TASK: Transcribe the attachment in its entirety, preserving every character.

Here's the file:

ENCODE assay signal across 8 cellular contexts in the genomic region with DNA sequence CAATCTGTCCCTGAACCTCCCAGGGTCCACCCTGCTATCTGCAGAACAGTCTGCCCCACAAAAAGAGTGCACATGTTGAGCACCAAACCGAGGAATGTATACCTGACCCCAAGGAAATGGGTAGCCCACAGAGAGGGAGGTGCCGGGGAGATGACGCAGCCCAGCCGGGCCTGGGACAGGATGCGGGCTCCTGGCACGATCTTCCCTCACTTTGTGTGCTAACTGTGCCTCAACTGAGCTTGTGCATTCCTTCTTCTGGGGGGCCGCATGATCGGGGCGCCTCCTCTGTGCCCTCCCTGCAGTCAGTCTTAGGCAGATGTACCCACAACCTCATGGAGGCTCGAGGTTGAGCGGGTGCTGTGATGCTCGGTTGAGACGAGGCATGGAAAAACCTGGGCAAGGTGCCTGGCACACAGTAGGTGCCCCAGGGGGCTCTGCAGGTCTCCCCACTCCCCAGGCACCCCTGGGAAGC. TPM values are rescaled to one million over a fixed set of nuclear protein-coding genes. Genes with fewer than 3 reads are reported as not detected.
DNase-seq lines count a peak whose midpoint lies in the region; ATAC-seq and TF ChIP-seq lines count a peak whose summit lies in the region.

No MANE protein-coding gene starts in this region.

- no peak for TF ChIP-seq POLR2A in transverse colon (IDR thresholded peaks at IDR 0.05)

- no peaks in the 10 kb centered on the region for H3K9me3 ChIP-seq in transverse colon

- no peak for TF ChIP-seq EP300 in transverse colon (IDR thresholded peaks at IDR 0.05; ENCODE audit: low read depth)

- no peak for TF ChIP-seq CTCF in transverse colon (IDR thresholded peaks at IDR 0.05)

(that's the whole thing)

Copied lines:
ENCODE assay signal across 8 cellular contexts in the genomic region with DNA sequence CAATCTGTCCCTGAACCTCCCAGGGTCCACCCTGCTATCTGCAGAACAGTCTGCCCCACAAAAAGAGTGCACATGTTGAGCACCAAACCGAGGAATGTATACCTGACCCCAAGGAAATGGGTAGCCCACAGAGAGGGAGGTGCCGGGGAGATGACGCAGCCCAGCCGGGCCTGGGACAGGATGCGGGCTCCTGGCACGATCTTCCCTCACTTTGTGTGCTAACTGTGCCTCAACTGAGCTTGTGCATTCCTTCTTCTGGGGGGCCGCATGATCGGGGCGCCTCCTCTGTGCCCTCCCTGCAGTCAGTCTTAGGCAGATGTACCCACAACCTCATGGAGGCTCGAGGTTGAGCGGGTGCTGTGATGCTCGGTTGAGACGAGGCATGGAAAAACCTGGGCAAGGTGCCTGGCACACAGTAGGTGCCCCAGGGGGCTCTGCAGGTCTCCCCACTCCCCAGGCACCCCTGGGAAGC. TPM values are rescaled to one million over a fixed set of nuclear protein-coding genes. Genes with fewer than 3 reads are reported as not detected.
DNase-seq lines count a peak whose midpoint lies in the region; ATAC-seq and TF ChIP-seq lines count a peak whose summit lies in the region.

No MANE protein-coding gene starts in this region.

- no peak for TF ChIP-seq POLR2A in transverse colon (IDR thresholded peaks at IDR 0.05)

- no peaks in the 10 kb centered on the region for H3K9me3 ChIP-seq in transverse colon

- no peak for TF ChIP-seq EP300 in transverse colon (IDR thresholded peaks at IDR 0.05; ENCODE audit: low read depth)

- no peak for TF ChIP-seq CTCF in transverse colon (IDR thresholded peaks at IDR 0.05)